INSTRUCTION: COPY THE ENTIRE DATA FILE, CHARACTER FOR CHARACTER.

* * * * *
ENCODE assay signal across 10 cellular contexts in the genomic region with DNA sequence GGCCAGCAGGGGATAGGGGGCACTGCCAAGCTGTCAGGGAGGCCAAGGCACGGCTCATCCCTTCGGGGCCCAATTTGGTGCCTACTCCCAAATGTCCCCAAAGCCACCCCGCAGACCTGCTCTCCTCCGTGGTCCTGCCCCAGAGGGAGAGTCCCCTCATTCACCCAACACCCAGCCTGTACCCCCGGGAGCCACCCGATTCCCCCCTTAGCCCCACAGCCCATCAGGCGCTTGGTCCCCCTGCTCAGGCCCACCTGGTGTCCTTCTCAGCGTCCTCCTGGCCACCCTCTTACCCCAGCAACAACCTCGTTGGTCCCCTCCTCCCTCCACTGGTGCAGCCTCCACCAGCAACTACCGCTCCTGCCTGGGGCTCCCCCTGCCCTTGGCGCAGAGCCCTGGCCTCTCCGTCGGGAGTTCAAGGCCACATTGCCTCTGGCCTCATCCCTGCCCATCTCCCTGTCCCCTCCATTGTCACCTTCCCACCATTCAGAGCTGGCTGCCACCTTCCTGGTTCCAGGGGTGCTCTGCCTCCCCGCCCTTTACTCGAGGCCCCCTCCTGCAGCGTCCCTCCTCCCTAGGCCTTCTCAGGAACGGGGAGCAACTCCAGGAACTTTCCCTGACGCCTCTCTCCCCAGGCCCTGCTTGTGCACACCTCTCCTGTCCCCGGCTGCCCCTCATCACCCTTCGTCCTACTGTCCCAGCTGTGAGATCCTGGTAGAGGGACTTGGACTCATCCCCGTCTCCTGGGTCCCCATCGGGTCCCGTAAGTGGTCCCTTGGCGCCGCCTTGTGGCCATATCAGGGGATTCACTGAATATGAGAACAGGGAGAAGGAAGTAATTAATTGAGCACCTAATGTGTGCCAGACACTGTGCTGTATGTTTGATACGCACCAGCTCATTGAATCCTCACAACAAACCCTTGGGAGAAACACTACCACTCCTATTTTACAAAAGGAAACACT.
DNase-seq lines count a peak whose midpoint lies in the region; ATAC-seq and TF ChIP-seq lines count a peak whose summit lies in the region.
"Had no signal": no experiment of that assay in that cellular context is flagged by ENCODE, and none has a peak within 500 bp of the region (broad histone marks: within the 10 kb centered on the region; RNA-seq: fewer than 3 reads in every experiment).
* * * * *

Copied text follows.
ENCODE assay signal across 10 cellular contexts in the genomic region with DNA sequence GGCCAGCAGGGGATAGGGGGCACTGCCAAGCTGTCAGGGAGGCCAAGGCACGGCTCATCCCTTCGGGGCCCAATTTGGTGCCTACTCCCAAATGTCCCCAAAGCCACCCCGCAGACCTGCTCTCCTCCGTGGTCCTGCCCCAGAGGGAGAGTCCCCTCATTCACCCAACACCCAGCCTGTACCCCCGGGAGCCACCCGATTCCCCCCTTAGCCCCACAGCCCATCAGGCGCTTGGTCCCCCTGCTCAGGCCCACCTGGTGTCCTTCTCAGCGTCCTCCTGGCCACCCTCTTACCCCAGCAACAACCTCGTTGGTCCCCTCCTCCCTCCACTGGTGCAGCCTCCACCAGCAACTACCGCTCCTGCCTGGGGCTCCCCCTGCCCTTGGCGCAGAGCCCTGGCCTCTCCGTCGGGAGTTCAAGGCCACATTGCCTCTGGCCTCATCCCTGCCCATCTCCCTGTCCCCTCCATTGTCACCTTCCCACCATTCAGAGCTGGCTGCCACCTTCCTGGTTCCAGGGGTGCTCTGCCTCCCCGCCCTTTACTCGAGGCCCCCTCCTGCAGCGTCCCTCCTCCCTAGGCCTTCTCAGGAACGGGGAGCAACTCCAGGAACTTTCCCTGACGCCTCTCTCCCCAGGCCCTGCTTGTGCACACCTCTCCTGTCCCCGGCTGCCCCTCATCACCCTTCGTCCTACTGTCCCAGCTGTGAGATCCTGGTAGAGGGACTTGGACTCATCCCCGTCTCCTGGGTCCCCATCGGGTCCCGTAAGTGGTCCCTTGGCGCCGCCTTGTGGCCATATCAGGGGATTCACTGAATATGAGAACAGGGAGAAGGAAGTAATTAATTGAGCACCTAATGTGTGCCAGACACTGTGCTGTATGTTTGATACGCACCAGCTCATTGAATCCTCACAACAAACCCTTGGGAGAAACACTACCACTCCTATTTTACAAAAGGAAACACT.
DNase-seq lines count a peak whose midpoint lies in the region; ATAC-seq and TF ChIP-seq lines count a peak whose summit lies in the region.
"Had no signal": no experiment of that assay in that cellular context is flagged by ENCODE, and none has a peak within 500 bp of the region (broad histone marks: within the 10 kb centered on the region; RNA-seq: fewer than 3 reads in every experiment).